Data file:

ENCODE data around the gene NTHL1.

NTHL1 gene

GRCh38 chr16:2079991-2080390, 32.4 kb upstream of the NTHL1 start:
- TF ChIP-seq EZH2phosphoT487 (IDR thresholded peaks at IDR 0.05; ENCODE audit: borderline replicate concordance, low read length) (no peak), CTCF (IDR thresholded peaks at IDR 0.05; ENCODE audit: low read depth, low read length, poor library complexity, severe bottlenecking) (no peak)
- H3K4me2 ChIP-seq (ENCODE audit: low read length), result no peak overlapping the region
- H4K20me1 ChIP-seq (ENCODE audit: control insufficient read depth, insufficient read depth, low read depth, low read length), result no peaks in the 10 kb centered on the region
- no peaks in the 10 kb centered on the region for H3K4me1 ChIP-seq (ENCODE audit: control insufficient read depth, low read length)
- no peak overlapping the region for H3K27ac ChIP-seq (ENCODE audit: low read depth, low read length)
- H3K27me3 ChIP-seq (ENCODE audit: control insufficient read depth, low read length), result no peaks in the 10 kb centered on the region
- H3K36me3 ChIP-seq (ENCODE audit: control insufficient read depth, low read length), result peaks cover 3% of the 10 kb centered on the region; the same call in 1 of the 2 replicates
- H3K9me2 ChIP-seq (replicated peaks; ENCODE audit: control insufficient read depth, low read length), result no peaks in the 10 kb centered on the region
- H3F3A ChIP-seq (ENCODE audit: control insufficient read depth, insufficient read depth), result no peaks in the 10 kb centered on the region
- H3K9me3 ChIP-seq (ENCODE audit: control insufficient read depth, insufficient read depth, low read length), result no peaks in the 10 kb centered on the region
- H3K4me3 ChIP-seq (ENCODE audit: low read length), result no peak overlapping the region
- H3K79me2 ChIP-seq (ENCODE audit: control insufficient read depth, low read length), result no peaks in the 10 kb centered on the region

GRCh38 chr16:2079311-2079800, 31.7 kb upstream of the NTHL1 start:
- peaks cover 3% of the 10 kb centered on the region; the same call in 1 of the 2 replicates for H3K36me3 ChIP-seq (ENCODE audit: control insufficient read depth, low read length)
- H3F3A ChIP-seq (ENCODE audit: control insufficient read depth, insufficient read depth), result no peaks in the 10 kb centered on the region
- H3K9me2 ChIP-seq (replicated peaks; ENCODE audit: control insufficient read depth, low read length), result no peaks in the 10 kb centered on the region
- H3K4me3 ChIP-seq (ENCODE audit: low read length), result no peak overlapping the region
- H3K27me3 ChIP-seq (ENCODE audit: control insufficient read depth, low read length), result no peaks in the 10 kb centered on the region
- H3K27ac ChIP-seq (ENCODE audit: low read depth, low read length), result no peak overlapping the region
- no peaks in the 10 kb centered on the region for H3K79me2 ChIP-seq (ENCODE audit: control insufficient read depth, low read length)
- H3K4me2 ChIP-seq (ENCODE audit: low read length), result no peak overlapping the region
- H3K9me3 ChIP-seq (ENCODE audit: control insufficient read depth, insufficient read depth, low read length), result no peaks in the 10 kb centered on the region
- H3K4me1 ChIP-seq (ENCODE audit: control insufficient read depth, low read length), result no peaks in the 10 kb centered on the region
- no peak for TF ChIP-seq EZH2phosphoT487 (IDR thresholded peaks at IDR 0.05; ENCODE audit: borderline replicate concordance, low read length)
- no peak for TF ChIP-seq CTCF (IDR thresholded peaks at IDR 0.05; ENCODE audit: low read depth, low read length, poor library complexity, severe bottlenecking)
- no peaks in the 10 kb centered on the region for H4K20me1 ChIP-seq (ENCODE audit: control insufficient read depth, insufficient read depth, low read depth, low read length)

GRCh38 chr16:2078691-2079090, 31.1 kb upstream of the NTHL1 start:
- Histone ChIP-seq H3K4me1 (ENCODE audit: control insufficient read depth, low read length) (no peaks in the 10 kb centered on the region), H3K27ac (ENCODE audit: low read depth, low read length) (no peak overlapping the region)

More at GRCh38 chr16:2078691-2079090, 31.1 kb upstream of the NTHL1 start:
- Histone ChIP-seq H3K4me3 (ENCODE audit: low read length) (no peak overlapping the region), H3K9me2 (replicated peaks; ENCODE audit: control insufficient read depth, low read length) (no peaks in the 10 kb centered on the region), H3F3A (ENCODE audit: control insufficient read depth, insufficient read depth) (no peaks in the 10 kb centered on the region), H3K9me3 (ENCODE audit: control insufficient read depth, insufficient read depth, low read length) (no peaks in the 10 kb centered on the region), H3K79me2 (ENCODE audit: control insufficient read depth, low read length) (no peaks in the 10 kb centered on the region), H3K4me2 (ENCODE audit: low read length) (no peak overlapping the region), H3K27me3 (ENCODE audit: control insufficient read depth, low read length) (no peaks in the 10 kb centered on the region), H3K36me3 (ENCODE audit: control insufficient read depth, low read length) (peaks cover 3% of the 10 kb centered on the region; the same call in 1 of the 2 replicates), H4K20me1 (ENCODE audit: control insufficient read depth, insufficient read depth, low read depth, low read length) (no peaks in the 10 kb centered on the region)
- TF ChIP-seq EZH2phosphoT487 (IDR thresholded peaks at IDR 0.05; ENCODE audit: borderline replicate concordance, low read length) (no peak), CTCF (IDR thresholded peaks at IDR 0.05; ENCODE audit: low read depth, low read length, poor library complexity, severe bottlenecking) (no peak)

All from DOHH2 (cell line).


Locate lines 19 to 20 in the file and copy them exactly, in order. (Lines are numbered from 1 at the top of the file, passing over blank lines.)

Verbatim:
- H3K9me2 ChIP-seq (replicated peaks; ENCODE audit: control insufficient read depth, low read length), result no peaks in the 10 kb centered on the region
- H3K4me3 ChIP-seq (ENCODE audit: low read length), result no peak overlapping the region